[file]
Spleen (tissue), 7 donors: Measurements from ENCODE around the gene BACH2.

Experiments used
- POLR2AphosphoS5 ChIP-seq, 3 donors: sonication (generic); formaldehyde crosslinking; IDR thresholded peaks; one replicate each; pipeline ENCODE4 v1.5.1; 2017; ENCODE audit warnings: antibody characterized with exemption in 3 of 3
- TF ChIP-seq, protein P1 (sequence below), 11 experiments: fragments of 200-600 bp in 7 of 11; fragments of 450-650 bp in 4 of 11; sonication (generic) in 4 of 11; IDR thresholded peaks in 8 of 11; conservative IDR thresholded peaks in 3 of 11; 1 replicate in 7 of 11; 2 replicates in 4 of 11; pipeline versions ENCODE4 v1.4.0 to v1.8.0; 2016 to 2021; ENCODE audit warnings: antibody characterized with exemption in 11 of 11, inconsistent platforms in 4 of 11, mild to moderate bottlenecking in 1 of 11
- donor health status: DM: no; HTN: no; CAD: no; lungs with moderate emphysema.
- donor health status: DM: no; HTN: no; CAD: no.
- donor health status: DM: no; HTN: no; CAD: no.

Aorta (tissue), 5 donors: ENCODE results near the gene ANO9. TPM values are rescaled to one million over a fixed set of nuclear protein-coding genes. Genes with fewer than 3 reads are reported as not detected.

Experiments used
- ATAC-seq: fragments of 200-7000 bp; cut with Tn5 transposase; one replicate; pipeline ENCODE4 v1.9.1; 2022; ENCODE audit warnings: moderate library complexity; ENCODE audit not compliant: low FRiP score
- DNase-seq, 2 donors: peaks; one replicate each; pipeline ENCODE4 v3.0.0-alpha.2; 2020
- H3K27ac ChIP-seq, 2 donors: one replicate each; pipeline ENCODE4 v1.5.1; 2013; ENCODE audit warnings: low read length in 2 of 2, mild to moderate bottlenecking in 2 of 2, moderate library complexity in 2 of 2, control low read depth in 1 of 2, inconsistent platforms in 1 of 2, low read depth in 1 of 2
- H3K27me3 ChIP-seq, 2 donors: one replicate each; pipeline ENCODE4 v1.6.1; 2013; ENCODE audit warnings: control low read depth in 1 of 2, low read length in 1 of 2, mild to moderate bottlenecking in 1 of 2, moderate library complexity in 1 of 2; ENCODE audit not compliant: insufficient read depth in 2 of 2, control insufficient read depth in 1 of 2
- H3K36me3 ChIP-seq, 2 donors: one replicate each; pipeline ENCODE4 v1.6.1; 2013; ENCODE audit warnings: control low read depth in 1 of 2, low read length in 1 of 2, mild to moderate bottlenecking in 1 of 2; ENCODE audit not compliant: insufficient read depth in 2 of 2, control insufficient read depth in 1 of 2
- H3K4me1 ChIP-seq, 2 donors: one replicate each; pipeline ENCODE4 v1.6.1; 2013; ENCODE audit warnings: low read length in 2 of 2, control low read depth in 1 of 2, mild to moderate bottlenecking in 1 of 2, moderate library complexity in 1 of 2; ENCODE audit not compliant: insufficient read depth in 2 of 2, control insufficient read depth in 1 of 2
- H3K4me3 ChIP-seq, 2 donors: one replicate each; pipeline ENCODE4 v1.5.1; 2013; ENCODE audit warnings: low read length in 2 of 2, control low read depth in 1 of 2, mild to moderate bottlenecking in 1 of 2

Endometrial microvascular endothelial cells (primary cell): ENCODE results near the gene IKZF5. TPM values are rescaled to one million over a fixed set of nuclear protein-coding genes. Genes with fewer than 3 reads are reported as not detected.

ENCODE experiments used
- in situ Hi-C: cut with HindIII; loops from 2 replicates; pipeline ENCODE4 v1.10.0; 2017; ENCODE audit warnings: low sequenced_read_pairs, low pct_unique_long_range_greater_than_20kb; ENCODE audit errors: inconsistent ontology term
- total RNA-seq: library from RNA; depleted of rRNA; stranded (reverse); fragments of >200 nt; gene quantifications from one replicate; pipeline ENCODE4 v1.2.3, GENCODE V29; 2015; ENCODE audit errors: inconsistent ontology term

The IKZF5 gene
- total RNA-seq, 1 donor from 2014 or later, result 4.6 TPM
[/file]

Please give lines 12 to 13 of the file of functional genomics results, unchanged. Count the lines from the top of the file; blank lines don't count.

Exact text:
- H3K27ac ChIP-seq, 2 donors: one replicate each; pipeline ENCODE4 v1.5.1; 2013; ENCODE audit warnings: low read length in 2 of 2, mild to moderate bottlenecking in 2 of 2, moderate library complexity in 2 of 2, control low read depth in 1 of 2, inconsistent platforms in 1 of 2, low read depth in 1 of 2
- H3K27me3 ChIP-seq, 2 donors: one replicate each; pipeline ENCODE4 v1.6.1; 2013; ENCODE audit warnings: control low read depth in 1 of 2, low read length in 1 of 2, mild to moderate bottlenecking in 1 of 2, moderate library complexity in 1 of 2; ENCODE audit not compliant: insufficient read depth in 2 of 2, control insufficient read depth in 1 of 2